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The effects of fiberglass on boats

Three quick questions to start this week’s column.

First, do you have an older fiberglass gas tank in your boat, which was manufactured before the mid 80’s?

Second, did you visit Long Island or southern New England during the fall of 2004? Is your engine system not performing up to par or just plain sluggish?

It may seem like a strange combination of the surface, but keep these questions in mind as you read the next few paragraphs.

During the last year, in visits to southern New England during the previous fall, winter, spring and summer, I was extremely surprised by the number of recreational boats, with homeport listed throughout Hampton Roads, which were visiting ports in New England. Mystic and New London Ct. seemed to be favorite locations for vessels of all types and sizes, both power and sail from Suffolk, Franklin, Chesapeake and Hampton to visit. Some of these boats, which were visiting Long Island, seemed large enough to function as small aircraft carriers, with crews to match.

The reason I make the connection between local boats, trips to New England and a sluggish engine is to highlight a Safety Alert contained in the latest edition of the Coast Guard’s Office of Boating Safety’s Waypoints.

In the November edition of Waypoints information from BoatUS highlighted reformulated gasoline, (specifically gasoline which had ethanol, specifically a 10 percent concentration, sold in the Long Island Sound Area) which, according to the same alert, “is causing the additive to “attack” the resin in the old fiberglass tanks. The results are weakened tank walls and bottoms with the potential to leak. Anytime gasoline leaks into the bilge, it presents a significant risk of an explosion.”

The same report continued, “BoatU.S. has confirmed reports of tank wall failure in which gasoline was found leaking into the bilge. It also has reports of a tar-like substance (possibly created from the chemical reaction between the older fiberglass resin and ethanol) causing hard black deposits that damage intake valves and pushrods, ultimately destroying the engine.”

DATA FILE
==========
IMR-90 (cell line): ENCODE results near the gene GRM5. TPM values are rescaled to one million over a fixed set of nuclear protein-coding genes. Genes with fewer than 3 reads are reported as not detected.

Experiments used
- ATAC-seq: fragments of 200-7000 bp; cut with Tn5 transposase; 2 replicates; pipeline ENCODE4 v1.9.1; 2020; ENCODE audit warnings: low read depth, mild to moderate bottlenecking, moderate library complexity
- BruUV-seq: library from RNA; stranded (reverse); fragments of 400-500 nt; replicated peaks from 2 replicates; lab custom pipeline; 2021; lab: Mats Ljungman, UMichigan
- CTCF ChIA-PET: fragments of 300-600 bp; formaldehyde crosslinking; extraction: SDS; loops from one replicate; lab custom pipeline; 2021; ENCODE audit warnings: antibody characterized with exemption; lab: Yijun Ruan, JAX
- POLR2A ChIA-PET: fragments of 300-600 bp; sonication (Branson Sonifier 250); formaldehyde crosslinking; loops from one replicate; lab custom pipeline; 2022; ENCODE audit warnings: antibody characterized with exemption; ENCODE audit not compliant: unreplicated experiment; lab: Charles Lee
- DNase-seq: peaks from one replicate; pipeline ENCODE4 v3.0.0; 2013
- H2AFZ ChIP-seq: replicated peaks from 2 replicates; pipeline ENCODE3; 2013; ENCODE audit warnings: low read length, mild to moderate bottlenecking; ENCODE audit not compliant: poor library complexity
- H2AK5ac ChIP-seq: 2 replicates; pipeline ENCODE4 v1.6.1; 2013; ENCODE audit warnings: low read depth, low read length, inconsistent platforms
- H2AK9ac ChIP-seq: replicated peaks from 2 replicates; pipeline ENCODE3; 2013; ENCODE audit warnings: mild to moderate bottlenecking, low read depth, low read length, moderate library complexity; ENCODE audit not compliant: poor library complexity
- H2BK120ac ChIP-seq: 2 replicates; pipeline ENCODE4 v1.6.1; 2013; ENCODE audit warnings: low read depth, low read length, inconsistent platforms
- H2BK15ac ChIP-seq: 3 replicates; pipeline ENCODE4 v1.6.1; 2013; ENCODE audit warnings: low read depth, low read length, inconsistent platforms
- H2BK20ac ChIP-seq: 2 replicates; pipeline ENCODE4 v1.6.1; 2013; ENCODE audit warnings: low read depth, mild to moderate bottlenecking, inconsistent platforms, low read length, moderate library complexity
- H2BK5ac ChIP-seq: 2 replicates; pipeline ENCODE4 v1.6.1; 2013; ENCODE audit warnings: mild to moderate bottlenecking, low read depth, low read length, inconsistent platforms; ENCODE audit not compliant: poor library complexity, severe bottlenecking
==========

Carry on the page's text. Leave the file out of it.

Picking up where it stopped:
There are several possible indicators that you may have this problem. Waypoints highlighted the following effects:

nSluggish starting, or backfiring engines

nEngines which are slow to start/turnover, which is usually indicates a weak battery.

nEngine which have trouble reaching their advertised RPMs

The bottom line is that if you believe you may have received fuel in this situation that you need to have it investigated. A gas tank whose resin has weakened is a potential explosion hazard and should not be taken lightly.

The report did indicate that as of yet the problems have not spread, although stations in New Jersey may be using a similar type of fuel.

BoatU.S. wants boaters that may be experiencing this kind of effect to report their first hand information to Chuck Fort, who is the Associate Editor of that organization’s wonderful newsletter “Seaworthy”, at CFort@BoatUS.com or by calling (703) 461-2879 ext 3033.

Until Next Week…Boat Safe, Boat Smart…and for all you Naval Academy fans…Beat Army!

Joe DiRenzo III is a retired Coast Guard officer and former cutter Commanding Officer. A graduate of the United States Naval Academy, he is currently a civilian employee of the Coast Guard and is a nationally published writer on maritime security and terrorism. He was written the Suffolk News-Herald for just under five years.